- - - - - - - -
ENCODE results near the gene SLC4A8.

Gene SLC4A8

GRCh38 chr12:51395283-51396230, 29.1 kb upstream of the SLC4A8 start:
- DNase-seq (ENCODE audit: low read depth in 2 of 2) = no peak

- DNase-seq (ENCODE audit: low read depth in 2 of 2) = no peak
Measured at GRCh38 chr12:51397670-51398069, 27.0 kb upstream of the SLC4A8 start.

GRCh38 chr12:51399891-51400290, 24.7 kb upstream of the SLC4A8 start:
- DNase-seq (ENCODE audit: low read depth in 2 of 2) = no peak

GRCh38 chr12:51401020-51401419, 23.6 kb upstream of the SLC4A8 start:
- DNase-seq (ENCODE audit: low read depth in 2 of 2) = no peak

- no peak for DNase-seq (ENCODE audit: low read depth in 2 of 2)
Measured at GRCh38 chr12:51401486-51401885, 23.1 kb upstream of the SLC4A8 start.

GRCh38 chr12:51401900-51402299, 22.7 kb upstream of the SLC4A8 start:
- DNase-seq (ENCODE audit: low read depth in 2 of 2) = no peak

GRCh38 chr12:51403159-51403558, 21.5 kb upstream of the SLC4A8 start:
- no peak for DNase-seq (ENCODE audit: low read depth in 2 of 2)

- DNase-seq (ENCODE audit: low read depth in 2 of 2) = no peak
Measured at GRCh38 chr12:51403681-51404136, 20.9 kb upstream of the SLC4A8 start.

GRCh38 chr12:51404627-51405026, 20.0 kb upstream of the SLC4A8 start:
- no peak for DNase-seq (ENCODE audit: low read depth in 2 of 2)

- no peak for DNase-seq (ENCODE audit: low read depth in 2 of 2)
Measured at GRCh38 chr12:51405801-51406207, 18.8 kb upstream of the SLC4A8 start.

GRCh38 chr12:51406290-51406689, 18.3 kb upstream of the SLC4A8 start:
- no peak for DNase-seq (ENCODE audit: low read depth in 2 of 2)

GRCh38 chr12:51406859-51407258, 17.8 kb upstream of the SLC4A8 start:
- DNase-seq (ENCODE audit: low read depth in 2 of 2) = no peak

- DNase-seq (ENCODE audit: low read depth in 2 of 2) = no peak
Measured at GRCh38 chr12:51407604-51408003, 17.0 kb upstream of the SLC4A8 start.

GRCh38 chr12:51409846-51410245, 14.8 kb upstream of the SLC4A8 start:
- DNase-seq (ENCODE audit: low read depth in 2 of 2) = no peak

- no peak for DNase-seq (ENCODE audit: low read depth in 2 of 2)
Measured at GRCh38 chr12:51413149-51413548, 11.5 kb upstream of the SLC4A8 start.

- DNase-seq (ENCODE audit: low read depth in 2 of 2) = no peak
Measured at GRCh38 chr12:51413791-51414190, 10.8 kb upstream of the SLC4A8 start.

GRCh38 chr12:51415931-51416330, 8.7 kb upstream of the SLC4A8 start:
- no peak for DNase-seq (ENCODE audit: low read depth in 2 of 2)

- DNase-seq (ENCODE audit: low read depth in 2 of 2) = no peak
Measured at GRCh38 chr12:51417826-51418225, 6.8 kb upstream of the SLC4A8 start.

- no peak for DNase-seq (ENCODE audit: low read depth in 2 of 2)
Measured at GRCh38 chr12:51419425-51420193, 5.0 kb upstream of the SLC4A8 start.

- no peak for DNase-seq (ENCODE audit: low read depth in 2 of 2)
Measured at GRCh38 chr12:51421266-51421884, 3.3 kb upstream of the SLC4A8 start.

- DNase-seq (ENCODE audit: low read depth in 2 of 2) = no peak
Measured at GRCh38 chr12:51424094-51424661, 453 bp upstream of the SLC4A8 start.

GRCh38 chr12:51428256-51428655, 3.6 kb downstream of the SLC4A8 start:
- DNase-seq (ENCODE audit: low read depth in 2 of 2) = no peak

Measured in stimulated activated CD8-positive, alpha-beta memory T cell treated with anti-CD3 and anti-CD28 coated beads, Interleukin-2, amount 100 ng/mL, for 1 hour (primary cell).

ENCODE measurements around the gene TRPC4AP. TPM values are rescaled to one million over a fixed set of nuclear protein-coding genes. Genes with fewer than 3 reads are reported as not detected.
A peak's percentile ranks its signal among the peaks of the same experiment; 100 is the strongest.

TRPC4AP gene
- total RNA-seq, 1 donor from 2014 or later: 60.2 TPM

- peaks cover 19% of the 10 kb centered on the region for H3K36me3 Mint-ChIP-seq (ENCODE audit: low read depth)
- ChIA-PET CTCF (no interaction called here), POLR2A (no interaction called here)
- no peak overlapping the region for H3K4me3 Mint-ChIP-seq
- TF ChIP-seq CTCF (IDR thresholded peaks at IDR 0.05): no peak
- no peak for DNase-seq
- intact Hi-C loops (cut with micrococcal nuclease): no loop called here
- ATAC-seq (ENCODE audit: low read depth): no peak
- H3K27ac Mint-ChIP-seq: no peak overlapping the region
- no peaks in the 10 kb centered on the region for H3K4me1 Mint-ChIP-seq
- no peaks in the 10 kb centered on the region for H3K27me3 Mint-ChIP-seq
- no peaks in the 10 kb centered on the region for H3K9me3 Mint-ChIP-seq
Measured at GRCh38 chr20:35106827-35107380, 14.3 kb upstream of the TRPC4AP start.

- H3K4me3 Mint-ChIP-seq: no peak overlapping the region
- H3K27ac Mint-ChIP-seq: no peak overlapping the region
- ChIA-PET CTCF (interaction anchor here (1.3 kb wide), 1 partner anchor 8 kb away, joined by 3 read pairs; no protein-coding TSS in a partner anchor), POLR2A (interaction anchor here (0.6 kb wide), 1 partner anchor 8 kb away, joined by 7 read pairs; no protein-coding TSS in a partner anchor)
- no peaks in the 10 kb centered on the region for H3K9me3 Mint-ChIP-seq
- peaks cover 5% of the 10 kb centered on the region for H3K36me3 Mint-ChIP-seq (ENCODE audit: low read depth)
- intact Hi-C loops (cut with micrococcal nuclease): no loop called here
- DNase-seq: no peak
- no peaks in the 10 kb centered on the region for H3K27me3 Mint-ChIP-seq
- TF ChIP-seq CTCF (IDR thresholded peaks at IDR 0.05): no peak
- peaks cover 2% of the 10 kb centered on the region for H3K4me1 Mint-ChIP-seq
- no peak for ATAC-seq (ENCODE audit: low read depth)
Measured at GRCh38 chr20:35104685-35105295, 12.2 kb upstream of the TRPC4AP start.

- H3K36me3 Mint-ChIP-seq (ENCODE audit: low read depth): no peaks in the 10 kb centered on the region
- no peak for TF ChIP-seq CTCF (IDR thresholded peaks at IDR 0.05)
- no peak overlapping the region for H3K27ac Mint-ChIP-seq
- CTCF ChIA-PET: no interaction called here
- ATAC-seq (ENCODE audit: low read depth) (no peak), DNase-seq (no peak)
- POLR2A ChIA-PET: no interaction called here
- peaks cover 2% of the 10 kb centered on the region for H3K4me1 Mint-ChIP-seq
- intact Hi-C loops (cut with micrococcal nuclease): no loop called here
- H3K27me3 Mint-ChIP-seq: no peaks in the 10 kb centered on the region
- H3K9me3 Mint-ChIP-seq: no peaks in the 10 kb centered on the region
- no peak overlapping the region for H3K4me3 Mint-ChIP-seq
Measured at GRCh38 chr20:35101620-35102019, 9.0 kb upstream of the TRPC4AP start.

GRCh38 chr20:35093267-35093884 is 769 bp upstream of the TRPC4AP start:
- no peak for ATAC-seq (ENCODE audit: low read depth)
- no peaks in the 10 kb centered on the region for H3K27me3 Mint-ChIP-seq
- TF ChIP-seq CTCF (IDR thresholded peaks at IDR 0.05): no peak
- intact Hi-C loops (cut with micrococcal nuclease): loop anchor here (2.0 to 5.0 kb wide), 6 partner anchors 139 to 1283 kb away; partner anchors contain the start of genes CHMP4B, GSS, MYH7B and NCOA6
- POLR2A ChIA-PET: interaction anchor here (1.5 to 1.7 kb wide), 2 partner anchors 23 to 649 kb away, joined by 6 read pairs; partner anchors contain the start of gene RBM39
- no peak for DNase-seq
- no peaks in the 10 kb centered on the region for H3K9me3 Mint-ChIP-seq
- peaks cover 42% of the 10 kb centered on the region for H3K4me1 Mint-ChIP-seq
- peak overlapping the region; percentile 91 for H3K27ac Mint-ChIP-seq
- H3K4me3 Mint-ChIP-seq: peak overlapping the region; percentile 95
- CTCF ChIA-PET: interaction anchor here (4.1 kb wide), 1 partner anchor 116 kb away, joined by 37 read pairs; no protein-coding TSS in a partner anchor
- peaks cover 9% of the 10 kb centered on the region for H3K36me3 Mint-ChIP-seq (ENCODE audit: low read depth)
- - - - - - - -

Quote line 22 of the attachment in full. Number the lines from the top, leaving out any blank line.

Measured at GRCh38 chr12:51405801-51406207, 18.8 kb upstream of the SLC4A8 start.